Saying you know, work with, met, or even just saw a foreigner gives you face. The Chinese assume we are all leading this luxurious lifestyle back home, so when we are actually spotted, it’s like seeing a unicorn. Yes, we’re real people. No, I don’t know Justin Bieber. Yes, I will accept this drink on your behalf.
If you’re going to move to China, get used to it.
Take a picture. It’ll last longer.
You ever get that feeling someone is watching you? Me too. All day. Everyday. I’ll keep this short and sweet. You’re going to get stared at. No ladies, it’s not like a guy checking out your milkshake while you’re poppin’ bottles in the club. I’m talking about triple, quadruple, and even quintuple takes.
You can literally see the domino effect taking place right before your eyes. One person looks. Then they look again. Then one more time just to make sure they actually did see what they think they just saw. Then they point. Next, their friend catches on. After that, the old lady walking with her granddaughter stops to see what all the commotion is about.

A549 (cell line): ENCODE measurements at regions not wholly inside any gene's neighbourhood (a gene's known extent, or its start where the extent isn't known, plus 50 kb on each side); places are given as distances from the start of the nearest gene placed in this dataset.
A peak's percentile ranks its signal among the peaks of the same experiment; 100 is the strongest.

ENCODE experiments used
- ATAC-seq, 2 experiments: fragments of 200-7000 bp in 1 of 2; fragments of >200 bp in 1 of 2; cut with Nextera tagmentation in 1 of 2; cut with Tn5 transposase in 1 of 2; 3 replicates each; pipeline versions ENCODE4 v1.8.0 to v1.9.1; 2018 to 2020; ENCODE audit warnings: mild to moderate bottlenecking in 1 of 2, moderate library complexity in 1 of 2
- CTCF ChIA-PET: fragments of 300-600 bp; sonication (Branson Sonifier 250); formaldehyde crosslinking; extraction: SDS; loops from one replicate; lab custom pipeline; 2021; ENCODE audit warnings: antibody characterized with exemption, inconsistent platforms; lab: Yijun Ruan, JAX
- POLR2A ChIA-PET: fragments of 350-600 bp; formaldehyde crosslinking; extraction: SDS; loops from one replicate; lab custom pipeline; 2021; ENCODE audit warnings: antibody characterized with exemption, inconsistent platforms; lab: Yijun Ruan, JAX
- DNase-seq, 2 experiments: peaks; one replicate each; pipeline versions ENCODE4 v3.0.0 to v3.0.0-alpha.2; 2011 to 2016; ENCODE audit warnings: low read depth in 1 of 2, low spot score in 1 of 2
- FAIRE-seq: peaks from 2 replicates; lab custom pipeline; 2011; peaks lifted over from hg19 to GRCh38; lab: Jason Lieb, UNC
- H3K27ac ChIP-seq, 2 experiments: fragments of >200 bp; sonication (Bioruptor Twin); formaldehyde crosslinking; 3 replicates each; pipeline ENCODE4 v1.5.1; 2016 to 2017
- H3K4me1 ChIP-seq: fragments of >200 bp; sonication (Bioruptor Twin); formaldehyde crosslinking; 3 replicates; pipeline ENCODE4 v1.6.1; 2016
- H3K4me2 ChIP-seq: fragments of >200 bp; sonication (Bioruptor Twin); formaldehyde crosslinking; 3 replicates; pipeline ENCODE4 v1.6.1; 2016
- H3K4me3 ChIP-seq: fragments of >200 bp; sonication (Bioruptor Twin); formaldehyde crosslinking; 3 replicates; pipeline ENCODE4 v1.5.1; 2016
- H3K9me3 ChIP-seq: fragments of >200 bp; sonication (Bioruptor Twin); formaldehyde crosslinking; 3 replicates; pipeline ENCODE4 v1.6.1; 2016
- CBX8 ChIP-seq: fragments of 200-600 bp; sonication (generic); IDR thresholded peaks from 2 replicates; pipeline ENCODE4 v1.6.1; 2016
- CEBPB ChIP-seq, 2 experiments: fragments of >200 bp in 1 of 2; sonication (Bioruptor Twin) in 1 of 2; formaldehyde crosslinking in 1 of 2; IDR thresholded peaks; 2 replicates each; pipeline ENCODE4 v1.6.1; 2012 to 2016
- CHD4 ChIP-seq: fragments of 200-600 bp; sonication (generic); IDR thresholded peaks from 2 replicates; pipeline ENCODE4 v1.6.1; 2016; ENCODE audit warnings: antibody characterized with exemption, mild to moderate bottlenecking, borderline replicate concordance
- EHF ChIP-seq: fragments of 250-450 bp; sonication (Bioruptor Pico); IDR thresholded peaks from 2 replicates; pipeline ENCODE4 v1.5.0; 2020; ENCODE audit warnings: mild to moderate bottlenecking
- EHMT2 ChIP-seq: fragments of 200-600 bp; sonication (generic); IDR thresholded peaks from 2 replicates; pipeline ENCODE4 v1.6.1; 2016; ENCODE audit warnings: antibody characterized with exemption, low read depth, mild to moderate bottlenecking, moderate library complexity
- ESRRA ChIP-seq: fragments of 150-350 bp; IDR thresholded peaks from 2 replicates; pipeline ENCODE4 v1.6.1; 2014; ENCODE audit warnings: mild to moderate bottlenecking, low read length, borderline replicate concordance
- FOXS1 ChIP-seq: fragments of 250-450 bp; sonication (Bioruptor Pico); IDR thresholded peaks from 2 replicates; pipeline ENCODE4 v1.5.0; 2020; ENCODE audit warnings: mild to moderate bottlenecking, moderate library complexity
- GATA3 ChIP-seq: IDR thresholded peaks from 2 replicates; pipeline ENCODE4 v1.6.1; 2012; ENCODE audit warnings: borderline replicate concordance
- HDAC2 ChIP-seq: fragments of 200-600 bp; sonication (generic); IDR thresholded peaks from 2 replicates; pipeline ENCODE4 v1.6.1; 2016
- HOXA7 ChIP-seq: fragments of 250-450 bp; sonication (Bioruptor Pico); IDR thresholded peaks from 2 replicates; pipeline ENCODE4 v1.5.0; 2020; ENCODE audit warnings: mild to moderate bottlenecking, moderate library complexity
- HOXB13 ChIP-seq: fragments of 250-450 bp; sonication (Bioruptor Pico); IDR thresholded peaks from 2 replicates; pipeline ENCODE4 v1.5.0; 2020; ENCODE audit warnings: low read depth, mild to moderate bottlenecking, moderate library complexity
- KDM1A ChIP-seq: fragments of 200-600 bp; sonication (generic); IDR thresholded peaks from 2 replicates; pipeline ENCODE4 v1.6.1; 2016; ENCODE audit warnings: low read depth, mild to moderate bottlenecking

Now she’s staring too. So is her granddaughter. Before you know it, you’re the talk of the town. If you’re going to move to China, do your best not to give them anything to actually stare at, though. Which brings me to my next point.
Báijiǔ and Báijiǔ and Báijiǔ and Báijiǔ 白酒
Every country has its own national spirit. Mexico has tequila, Japan has sake, Russia has vodka, and Ireland has whiskey. In China, we have baijiu(白酒). So beautiful, clear, flowing like the rapids in the Rockies, and most importantly – it’s cheap.
I can recall my first baijiu experience like it was yesterday. Okay. You caught me. I don’t remember anything. At all. Not even a little bit. However, I vividly remember how I felt the next day. I remember why we started drinking it in the first place. I remember I told myself that I’d never drink it again. I remember hearing my friends making that same promise.
As foreigners, we usually choose to mix our baijiu with something sugary and carbonated. However, when a Chinese person offers you baijiu, there is no mixer. The answer “no” is unheard of. And if you think lacking testosterone will get you out of this bucket of syrup, you’re wrong. If you’re planning to move to China, Baijiu determines your strengths and weaknesses.